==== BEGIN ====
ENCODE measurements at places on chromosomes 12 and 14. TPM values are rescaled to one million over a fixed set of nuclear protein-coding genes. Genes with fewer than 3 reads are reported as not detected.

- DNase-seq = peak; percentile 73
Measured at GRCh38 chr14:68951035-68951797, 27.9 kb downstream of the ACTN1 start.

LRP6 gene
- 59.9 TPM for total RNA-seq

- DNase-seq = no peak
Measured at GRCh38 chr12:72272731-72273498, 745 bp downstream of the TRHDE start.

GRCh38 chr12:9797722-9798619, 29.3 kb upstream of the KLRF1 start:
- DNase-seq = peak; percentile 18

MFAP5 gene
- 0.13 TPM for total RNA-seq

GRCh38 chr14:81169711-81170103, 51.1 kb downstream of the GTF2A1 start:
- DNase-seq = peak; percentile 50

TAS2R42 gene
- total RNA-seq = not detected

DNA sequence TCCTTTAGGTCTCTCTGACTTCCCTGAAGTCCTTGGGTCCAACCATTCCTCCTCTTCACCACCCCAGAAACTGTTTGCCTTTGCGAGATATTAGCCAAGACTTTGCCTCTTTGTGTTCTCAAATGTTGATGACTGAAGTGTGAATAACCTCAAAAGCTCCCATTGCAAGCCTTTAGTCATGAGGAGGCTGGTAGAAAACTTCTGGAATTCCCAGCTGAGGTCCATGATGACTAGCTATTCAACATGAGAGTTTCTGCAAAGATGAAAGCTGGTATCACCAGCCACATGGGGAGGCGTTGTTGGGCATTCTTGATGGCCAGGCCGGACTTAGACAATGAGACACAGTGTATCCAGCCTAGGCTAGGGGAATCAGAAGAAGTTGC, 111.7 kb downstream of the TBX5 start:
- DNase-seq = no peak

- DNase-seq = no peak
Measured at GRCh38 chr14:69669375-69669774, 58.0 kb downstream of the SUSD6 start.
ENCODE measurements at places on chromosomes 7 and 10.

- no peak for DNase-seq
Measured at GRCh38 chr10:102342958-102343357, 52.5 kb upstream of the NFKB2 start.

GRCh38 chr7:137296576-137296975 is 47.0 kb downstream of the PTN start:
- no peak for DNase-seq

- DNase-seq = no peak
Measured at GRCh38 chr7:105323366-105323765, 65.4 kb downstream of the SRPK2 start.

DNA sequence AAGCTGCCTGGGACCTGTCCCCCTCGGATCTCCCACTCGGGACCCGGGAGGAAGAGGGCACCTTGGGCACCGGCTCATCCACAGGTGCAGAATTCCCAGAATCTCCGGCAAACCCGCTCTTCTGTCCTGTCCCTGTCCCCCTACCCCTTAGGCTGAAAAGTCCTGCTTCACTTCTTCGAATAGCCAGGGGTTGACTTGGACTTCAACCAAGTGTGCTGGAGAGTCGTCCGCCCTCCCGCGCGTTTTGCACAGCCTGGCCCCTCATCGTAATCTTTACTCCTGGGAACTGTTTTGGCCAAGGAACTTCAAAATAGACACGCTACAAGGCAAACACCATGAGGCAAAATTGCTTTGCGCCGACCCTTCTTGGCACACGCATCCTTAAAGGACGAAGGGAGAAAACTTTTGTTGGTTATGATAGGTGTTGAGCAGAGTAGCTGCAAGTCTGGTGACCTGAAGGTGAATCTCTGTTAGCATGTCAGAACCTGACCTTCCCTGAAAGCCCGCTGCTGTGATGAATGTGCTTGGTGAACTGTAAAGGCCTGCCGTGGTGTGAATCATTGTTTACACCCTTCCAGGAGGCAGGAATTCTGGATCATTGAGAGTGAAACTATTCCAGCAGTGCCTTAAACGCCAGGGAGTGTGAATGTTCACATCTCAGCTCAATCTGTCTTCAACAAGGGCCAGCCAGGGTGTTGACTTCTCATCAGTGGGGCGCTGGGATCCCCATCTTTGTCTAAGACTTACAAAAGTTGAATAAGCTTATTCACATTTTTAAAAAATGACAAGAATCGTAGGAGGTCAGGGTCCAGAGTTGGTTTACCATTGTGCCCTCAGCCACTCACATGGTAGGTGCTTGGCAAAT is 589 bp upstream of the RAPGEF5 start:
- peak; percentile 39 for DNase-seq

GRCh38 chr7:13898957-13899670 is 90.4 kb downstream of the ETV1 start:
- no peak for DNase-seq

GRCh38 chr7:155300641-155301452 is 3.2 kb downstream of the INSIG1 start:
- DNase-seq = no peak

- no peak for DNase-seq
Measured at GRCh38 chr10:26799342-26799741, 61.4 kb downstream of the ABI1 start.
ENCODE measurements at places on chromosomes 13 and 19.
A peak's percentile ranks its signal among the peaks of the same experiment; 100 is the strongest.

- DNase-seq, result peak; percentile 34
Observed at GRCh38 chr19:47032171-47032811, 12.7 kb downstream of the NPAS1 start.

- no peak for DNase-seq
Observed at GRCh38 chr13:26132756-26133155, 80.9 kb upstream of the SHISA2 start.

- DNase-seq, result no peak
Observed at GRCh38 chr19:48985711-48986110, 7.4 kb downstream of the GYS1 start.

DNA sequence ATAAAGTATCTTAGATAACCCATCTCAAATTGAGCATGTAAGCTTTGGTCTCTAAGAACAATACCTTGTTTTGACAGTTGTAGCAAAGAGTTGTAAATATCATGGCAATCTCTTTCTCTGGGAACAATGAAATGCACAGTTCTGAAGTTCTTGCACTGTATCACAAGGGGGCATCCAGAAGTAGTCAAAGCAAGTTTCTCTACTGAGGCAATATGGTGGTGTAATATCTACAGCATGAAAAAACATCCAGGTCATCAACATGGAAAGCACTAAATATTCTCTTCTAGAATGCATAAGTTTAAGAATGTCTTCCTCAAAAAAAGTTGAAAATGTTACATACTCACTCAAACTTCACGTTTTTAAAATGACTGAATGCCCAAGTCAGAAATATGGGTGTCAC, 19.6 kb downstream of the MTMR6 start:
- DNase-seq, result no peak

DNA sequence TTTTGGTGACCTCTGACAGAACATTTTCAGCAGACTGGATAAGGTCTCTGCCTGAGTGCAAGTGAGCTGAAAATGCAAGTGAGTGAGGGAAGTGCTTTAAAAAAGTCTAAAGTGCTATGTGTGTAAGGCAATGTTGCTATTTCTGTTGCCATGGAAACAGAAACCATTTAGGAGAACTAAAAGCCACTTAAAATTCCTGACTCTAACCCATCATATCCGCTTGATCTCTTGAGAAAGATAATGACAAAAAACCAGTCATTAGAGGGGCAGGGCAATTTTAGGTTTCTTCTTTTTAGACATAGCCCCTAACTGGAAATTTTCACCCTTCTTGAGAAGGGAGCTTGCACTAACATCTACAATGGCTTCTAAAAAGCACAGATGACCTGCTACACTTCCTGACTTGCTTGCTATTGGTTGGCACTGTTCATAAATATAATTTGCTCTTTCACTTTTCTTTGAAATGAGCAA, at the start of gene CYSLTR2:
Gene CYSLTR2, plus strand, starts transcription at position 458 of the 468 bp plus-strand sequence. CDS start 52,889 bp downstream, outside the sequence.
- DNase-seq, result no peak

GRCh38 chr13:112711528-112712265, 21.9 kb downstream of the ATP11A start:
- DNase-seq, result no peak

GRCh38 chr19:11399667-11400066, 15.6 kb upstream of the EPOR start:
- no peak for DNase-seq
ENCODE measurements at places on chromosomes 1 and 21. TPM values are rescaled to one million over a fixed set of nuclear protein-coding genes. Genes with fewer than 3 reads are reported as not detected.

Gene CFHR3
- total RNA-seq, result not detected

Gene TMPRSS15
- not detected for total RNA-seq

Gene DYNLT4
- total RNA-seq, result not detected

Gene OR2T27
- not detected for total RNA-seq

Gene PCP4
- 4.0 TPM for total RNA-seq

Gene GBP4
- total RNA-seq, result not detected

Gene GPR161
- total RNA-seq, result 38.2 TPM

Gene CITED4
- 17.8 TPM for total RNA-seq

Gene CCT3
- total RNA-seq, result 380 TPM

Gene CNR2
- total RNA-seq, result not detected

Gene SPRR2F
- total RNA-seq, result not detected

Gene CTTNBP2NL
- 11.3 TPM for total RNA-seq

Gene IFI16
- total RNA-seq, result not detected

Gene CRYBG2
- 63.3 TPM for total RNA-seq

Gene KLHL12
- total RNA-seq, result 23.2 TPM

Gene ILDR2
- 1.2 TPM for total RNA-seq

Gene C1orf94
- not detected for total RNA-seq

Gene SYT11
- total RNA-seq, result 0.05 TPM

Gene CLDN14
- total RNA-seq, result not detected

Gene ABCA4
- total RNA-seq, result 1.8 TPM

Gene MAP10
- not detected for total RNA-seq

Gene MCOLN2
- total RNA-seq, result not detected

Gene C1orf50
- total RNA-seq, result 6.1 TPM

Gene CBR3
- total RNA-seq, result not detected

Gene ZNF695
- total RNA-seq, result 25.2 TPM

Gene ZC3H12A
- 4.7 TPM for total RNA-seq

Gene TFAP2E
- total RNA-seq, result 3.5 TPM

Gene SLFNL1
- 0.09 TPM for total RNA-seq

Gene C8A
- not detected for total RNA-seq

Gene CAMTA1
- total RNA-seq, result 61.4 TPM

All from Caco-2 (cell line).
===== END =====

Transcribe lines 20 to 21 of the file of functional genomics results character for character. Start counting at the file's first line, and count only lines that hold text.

ENCODE measurements at places on chromosomes 7 and 10.

- no peak for DNase-seq